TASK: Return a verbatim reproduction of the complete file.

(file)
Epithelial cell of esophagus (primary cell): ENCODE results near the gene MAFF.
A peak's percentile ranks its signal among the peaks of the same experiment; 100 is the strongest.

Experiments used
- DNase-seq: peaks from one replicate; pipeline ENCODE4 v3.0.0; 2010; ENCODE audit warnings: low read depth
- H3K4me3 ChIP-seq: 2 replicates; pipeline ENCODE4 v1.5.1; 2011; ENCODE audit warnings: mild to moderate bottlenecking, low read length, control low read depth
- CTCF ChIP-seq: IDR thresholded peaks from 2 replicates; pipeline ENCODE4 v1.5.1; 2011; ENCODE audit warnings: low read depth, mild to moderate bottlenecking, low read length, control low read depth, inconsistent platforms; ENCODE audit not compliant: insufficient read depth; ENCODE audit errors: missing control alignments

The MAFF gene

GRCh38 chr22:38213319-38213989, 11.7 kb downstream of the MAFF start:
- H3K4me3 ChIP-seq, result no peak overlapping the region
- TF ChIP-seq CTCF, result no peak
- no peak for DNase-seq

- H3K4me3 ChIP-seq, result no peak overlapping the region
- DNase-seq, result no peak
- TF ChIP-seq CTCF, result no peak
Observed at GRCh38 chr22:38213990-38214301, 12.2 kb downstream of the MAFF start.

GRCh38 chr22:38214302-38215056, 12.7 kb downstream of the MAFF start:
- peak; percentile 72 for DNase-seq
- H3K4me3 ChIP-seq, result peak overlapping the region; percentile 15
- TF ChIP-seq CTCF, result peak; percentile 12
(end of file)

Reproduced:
Epithelial cell of esophagus (primary cell): ENCODE results near the gene MAFF.
A peak's percentile ranks its signal among the peaks of the same experiment; 100 is the strongest.

Experiments used
- DNase-seq: peaks from one replicate; pipeline ENCODE4 v3.0.0; 2010; ENCODE audit warnings: low read depth
- H3K4me3 ChIP-seq: 2 replicates; pipeline ENCODE4 v1.5.1; 2011; ENCODE audit warnings: mild to moderate bottlenecking, low read length, control low read depth
- CTCF ChIP-seq: IDR thresholded peaks from 2 replicates; pipeline ENCODE4 v1.5.1; 2011; ENCODE audit warnings: low read depth, mild to moderate bottlenecking, low read length, control low read depth, inconsistent platforms; ENCODE audit not compliant: insufficient read depth; ENCODE audit errors: missing control alignments

The MAFF gene

GRCh38 chr22:38213319-38213989, 11.7 kb downstream of the MAFF start:
- H3K4me3 ChIP-seq, result no peak overlapping the region
- TF ChIP-seq CTCF, result no peak
- no peak for DNase-seq

- H3K4me3 ChIP-seq, result no peak overlapping the region
- DNase-seq, result no peak
- TF ChIP-seq CTCF, result no peak
Observed at GRCh38 chr22:38213990-38214301, 12.2 kb downstream of the MAFF start.

GRCh38 chr22:38214302-38215056, 12.7 kb downstream of the MAFF start:
- peak; percentile 72 for DNase-seq
- H3K4me3 ChIP-seq, result peak overlapping the region; percentile 15
- TF ChIP-seq CTCF, result peak; percentile 12